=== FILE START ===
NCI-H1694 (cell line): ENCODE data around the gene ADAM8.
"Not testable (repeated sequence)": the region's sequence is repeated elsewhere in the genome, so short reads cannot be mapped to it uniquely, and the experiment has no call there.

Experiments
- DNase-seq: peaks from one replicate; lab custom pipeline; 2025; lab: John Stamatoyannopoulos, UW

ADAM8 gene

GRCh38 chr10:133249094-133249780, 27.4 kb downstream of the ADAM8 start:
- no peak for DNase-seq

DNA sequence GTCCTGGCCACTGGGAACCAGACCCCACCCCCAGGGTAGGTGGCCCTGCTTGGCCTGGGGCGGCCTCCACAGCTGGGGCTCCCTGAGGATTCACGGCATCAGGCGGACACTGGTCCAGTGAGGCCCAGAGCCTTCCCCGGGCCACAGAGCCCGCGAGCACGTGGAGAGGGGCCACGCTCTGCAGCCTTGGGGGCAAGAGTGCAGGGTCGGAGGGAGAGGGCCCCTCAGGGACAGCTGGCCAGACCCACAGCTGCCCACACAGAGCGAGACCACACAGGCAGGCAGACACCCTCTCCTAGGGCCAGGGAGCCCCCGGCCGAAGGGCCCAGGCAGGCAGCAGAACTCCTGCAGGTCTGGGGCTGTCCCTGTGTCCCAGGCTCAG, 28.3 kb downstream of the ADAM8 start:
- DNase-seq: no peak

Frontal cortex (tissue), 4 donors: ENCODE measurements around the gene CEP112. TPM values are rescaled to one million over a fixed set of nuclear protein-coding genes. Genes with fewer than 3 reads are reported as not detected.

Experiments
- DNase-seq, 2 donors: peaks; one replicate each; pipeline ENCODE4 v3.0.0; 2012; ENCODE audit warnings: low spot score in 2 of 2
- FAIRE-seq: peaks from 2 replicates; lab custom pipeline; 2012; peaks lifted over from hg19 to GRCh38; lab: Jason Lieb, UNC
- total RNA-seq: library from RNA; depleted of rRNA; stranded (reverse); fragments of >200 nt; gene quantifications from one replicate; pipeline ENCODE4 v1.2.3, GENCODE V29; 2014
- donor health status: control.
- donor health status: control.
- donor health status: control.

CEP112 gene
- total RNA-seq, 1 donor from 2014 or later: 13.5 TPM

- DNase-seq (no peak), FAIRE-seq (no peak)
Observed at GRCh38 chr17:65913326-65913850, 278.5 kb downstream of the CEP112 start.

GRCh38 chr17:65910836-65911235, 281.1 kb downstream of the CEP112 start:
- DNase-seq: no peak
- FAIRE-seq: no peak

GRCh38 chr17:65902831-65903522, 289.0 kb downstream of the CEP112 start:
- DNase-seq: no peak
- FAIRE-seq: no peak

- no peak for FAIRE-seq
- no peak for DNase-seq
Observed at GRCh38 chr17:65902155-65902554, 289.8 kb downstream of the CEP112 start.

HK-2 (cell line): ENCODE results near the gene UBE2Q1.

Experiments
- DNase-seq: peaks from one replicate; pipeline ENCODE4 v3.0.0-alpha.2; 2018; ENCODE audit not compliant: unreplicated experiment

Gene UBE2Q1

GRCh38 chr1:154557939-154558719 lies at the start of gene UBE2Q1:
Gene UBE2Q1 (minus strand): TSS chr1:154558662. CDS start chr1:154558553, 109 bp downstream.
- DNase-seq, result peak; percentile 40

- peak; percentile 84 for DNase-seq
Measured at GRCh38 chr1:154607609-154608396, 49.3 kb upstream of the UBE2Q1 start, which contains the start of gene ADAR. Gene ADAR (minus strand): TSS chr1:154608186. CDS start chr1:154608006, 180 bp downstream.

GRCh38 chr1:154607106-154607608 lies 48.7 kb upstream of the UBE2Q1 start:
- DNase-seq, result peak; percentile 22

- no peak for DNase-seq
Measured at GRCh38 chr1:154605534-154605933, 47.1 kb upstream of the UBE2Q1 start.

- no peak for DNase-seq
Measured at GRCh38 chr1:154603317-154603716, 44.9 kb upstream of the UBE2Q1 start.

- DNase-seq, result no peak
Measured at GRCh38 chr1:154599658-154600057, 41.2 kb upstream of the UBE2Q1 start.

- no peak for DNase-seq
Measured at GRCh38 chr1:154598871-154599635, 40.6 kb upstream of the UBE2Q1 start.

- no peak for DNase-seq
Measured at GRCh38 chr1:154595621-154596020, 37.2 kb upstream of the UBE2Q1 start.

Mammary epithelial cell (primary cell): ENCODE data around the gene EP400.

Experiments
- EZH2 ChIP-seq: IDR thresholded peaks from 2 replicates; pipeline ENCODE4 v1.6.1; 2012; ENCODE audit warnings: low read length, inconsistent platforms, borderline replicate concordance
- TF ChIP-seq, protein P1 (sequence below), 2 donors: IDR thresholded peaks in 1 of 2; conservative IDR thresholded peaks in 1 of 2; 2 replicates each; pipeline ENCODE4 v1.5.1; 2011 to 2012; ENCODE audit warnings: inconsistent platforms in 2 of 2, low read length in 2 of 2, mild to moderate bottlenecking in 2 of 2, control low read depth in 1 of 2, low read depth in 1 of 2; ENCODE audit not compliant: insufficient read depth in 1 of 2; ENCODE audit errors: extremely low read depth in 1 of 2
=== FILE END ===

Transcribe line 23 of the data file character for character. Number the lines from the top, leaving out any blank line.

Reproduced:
- DNase-seq: no peak